George Smith and Jennifer Hagel married in late June 2005 in Newport Rhode Island. Their honeymoon was a cruise in the Mediterranean Sea aboard Royal Caribbean’s Brilliance of the Seas, which departed from Barcelona to ports in Italy, Greece and Kusadasi Turkey.
Little did George and Jennifer know that these would be their final days together.
In the early morning hours of July 5, 2005, at around 4:30 AM, George Smith would go over the rail of the couple’s balcony, land on the metal awning over the lifeboats two floors below, and then fall into the waters in the Aegean Sea. At the same time, his wife Jennifer Hagel was unconscious on the other side of the cruise ship in an alcove next to a stairwell adjacent to a passenger hallway some 400 feet away.
The passengers on both sides of the Smith’s cabin had previously complained to security about noise coming from the Smith’s cabin. On the fore side of the cabin, passenger Clete Hyman called the ship’s security and complained about loud noises and partying. He would later tell television reporters that he heard sounds of an argument out on the balcony. On the aft side of the cabin, passengers Mr. and Mrs. Lawyer complained to security personnel that they should enter the Smith’s cabin because they heard loud noises like furniture moving around, consistent with a struggle.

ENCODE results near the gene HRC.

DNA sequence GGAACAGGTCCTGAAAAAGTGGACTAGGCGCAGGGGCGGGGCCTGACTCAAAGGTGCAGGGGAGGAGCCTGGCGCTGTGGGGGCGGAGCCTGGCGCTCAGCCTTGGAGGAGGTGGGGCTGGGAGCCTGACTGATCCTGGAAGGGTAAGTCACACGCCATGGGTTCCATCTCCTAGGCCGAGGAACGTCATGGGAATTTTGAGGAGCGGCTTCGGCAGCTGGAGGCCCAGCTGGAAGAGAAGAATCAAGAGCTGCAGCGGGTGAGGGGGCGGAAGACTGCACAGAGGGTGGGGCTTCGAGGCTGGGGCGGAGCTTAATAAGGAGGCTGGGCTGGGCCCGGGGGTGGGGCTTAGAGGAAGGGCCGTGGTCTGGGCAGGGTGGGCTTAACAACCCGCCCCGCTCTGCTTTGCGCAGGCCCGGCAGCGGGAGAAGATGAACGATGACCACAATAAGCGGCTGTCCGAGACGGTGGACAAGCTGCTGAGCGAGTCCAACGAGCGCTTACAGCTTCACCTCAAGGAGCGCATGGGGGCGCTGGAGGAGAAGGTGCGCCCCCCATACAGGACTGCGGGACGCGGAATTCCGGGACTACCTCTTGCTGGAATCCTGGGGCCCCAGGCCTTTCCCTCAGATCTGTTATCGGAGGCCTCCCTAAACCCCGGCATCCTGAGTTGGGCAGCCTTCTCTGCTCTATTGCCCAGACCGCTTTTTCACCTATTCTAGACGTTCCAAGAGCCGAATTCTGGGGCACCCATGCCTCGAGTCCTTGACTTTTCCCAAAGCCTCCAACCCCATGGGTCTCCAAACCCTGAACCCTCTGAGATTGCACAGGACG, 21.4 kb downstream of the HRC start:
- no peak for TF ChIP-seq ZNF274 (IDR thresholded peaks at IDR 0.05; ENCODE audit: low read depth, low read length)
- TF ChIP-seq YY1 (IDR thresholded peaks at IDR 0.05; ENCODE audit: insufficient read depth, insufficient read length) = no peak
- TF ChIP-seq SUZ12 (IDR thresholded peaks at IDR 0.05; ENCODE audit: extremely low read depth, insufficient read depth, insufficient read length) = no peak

But no cruise line employees entered the cabin or called to determine what was happening.
Cleaning personnel would later find Jennifer Hagel unconscious lying in the alcove. Security personnel would then take her by wheelchair – not to the ship infirmary – but back to the cabin where the sounds of an argument and perhaps violence were heard. The cruise line would make no effort to look for Mr. Smith, who was either lying on the metal awning over the lifeboats or fighting for his life in the water as the cruise ship sailed away. Instead, the cruise line security personnel would put Ms. Hagel in bed, turn out the lights, and close the door.
Later in the morning, after the Brilliance of the Seas had reached port in Turkey, 16 year old cruise passenger Emilie Rausch took a photograph of a large blood stain on the awning.
Ms. Rausch would later tell CBS News, "when I took the picture, one of the things that made me think that this could have been blood – I saw a hand print running off the side of it."
Young Ms. Rausch’s eerie recollection was 100% accurate.
Six months later when Ms. Hagel hired our firm and we retained Dr. Henry Lee to inspect the cruise ship for evidence, he would find a bloody hand print in the gutter of the awning over the lifeboats which George Smith had apparently grabbed before he went overboard.
This article is part of a series of articles this week: Disappearance of George Smith IV – Six Years Later.
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Bottom: Emilie Rausch